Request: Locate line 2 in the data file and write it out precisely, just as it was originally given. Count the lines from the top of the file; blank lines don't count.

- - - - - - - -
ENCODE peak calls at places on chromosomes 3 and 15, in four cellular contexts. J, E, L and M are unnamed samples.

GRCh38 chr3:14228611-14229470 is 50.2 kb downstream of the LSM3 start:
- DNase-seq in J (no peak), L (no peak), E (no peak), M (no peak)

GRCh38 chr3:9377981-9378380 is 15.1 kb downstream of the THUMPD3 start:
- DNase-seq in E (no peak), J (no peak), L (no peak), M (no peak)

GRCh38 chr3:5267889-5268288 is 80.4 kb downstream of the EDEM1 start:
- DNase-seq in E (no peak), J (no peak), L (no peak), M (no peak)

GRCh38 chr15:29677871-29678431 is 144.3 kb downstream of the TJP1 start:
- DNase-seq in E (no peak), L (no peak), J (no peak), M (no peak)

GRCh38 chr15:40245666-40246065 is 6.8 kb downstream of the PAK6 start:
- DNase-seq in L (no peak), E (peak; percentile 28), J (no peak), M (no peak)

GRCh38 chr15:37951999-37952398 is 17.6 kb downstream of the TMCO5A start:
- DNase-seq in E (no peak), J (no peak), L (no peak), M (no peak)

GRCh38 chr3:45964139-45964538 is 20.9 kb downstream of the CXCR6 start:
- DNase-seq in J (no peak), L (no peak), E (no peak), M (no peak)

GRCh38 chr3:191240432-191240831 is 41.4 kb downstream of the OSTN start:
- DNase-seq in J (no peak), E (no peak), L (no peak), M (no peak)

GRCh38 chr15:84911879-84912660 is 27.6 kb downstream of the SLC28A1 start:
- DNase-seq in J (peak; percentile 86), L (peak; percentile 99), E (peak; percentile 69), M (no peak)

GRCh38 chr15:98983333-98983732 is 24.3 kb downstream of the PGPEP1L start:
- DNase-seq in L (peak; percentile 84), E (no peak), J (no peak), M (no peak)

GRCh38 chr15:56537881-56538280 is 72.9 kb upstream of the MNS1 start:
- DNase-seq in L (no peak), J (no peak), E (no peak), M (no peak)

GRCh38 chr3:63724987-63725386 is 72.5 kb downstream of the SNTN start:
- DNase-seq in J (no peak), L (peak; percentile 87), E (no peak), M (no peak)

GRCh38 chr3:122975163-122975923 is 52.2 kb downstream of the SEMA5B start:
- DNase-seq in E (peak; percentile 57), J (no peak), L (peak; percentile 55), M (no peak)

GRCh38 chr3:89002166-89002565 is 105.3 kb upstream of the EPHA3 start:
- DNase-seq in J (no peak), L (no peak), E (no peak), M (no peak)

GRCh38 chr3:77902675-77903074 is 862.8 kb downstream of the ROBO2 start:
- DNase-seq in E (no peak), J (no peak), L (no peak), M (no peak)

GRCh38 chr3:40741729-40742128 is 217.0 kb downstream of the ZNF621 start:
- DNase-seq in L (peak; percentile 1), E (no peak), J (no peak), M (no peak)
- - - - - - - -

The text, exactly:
GRCh38 chr3:14228611-14229470 is 50.2 kb downstream of the LSM3 start: